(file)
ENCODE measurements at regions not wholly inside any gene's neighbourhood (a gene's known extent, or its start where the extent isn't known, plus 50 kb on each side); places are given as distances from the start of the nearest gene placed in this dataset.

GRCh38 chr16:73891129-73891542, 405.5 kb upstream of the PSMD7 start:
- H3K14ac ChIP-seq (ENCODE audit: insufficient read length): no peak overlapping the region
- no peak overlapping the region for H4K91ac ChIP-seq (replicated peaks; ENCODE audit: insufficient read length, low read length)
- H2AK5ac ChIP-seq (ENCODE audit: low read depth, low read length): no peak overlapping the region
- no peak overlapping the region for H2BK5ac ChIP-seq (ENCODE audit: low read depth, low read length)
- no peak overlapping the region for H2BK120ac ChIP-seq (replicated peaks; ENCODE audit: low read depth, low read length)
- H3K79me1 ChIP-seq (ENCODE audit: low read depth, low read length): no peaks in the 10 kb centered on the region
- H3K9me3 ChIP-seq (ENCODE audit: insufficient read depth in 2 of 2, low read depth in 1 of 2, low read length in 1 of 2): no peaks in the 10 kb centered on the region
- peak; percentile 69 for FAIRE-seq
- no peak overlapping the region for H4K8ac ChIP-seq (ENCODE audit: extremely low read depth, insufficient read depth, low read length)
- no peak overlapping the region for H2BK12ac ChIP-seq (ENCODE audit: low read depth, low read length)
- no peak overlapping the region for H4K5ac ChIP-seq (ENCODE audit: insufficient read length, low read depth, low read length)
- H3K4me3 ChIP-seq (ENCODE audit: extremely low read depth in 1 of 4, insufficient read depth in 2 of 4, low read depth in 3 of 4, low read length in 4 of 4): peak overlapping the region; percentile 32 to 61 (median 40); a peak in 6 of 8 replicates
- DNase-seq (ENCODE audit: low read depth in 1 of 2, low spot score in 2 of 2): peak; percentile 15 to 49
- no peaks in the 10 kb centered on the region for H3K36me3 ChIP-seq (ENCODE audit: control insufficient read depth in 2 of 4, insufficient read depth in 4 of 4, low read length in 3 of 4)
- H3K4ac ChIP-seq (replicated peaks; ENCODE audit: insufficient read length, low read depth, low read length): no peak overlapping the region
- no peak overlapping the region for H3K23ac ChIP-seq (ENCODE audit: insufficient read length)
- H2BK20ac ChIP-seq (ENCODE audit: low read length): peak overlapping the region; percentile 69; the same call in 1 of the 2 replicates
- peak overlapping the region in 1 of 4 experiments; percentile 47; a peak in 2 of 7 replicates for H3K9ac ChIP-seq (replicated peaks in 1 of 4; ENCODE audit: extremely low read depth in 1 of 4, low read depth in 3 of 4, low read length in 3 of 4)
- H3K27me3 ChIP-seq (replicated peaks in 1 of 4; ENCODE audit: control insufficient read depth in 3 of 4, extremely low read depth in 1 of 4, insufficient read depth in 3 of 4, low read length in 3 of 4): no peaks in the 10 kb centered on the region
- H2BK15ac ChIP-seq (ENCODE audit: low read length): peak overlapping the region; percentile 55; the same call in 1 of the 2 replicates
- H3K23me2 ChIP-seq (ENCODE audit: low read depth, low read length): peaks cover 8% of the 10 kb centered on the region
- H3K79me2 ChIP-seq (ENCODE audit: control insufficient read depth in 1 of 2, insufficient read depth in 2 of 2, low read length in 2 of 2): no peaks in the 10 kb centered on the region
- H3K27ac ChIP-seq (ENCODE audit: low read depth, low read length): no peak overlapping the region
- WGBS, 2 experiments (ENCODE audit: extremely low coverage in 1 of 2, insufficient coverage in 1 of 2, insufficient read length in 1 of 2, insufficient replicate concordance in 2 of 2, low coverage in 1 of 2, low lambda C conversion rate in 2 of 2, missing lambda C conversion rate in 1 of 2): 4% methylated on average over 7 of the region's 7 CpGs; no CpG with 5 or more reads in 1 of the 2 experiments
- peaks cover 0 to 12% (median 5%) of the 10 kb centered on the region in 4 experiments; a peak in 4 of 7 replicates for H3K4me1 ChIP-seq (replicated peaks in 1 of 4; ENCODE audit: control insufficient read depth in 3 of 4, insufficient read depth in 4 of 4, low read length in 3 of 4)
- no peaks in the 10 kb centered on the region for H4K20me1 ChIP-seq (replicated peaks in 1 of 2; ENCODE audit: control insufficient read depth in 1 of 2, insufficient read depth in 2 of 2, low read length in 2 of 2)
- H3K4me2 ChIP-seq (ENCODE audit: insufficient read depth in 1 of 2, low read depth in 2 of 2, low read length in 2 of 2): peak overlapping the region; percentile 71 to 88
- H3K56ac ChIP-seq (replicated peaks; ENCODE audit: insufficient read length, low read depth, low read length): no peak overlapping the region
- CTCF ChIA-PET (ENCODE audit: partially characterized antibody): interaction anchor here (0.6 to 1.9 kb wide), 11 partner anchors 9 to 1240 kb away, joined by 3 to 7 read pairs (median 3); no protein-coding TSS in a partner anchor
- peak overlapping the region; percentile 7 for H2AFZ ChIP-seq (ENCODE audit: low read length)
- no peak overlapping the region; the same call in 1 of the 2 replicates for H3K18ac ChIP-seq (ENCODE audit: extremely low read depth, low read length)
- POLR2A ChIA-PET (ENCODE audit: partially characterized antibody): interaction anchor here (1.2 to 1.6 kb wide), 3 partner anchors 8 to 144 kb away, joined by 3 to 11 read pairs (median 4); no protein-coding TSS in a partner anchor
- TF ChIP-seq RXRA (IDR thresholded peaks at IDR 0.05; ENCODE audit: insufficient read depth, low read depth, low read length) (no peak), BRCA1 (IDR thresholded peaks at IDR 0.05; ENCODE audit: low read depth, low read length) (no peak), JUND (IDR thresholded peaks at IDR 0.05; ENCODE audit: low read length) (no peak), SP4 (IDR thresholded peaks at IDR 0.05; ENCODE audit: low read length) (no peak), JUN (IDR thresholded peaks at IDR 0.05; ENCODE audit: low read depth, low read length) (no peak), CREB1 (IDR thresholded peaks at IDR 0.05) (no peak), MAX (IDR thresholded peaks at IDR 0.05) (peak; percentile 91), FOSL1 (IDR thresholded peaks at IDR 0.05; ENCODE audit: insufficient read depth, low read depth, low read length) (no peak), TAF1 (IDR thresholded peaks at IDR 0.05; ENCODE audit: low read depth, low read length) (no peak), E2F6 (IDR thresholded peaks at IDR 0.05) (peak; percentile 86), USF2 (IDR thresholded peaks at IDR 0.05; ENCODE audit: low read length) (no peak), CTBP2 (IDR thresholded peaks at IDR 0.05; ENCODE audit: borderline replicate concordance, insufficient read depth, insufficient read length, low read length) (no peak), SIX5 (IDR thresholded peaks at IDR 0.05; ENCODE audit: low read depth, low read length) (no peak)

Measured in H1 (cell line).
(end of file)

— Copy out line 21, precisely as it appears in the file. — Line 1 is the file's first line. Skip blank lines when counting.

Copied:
- H3K27me3 ChIP-seq (replicated peaks in 1 of 4; ENCODE audit: control insufficient read depth in 3 of 4, extremely low read depth in 1 of 4, insufficient read depth in 3 of 4, low read length in 3 of 4): no peaks in the 10 kb centered on the region